r6 - 2007-05-05 - 16:35:24 - SteveKosteckeYou are here: NTP >  Support Web > ConfiguringNTP > ConfiguringRefclocks > ConfiguringTrueTimeRefclocks
NTP users are strongly urged to take immediate action to ensure that their NTP daemons are not susceptible to being used in distributed denial-of-service (DDoS) attacks. Please also take this opportunity to defeat denial-of-service attacks by implementing Ingress and Egress filtering through BCP38.

ntp-4.2.8p10 was released on 21 March 2017. It addresses 6 medium- and 5 low-severity security issues, 4 informational security topics, 15 bugfixes, and contains other improvements over 4.2.8p9.

Please see the NTP Security Notice for vulnerability and mitigation details.

Are you using Autokey in production? If so, please contact Harlan - he's got some questions for you.
REFACTOR See ConfiguringTrueTimeRefclocksDev for discussion of this topic.

6.1.17. Configuring TrueTime Refclocks

The TrueTime refclock driver was meant to support a variety of legacy TrueTime hardware. In addition this driver can be used as a generic "Sysplex" driver. Sysplex timecode is in the format of ddd:hh:mm:ssQ which is used in a lot of non-TrueTime hardware too.

  • 468-DC Goes Receiver (GOES doesn't transmit time anymore, though some people have a special antenna that receives GPS and converts it)
  • Omega (Supposedly no longer existant either)
  • Various GPS & IRIG receivers (XL-DC, NTS-xxx)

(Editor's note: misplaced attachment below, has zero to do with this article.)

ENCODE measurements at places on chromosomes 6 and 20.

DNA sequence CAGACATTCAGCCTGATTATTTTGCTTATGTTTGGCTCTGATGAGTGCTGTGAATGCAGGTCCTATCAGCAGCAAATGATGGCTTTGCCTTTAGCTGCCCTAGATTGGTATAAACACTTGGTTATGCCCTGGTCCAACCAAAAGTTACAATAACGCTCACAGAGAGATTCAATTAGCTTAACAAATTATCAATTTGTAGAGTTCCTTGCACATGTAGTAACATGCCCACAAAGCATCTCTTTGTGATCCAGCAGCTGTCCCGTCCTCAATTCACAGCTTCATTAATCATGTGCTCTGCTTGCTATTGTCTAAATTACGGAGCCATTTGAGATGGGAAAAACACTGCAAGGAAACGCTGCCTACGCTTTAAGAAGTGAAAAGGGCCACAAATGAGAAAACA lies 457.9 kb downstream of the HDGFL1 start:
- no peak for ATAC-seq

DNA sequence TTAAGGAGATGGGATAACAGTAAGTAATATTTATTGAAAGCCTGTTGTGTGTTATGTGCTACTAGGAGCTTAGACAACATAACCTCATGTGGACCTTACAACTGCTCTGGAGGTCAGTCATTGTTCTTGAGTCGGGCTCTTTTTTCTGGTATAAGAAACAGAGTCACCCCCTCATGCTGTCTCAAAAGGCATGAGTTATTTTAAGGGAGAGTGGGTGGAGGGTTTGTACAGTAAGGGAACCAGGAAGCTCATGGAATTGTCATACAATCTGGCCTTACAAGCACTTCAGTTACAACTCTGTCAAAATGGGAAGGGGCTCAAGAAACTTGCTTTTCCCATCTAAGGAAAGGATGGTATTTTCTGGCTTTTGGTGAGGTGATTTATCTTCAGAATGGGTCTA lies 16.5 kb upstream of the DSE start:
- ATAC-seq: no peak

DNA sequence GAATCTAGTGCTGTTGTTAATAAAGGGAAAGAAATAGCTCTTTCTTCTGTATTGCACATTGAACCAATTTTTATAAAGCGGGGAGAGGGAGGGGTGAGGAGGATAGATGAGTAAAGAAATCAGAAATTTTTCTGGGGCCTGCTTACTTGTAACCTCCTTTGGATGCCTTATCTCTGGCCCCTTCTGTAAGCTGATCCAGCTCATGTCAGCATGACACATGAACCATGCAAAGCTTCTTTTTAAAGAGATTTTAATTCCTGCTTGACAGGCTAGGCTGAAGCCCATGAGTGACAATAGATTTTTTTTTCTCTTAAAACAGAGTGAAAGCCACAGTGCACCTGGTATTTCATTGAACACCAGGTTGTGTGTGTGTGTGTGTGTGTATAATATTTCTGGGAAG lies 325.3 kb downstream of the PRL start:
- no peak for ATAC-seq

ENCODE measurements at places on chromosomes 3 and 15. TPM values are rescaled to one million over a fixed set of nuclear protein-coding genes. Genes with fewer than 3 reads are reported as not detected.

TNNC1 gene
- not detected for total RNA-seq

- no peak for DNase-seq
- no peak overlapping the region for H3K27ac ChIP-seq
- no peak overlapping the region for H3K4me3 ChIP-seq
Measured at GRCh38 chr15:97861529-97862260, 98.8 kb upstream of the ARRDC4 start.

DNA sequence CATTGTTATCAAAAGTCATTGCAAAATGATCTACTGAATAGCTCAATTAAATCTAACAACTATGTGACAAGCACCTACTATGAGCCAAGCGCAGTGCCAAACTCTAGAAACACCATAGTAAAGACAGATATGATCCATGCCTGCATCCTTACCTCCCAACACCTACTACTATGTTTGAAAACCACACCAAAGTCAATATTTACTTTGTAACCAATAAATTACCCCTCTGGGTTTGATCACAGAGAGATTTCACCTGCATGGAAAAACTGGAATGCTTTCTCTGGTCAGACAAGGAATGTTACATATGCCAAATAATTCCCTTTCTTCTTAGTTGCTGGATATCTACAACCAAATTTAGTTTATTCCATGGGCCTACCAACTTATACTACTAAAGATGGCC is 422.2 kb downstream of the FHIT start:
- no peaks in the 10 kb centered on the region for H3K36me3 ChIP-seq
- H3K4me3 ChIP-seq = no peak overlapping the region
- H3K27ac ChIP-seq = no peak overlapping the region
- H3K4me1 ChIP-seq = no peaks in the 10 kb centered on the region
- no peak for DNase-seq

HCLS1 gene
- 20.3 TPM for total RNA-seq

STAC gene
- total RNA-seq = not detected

• Others hardware should be supported if it auto-outputs a recognized timecode format.

The driver expects the serial port to be at 9600bps regardless of what hardware you are using, this shouldn't be a problem though. If for some reason your hardware doesn't do 9600 you can edit the refclock and recompile.

The driver attempts to step through the various supported hardware sending commands to the receiver until one happens to be recognized and it returns data that it can check for (or starts sending time).

If you are having trouble with this driver or using a non-TrueTime piece of equipment: The easiest thing to do is connect to the device (using hypterterm or minicom or whatever) and send the appropriate command for it to start sending time once a second. Then start up NTP and see if the driver works (which it should).

The most popular timecode that people will want to use this driver for is as follows:

ddd:hh:mm:ssQ

Q is the quality indicator (usually a space to indicate everything is okay). If the quality code is a #,>,? then it will assume the device is not in sync. Depending on your hardware it could send other indicators so this could be an issue if your device looses lock often. Usually the # and ? are common for most devices I have seen though.

Related Topics: TrueTimeRefclockUsers

Edit | WYSIWYG | Attach | Printable | Raw View | Backlinks: Web, All Webs | History: r6 < r5 < r4 < r3 < r2 | More topic actions
 
SSL security by CAcert
Get the CAcert Root Certificate
This site is powered by the TWiki collaboration platform
IPv6 Ready
Copyright & 1999-2017 by the contributing authors. All material on this collaboration platform is the property of the contributing authors. Ideas, requests, problems regarding the site? Send feedback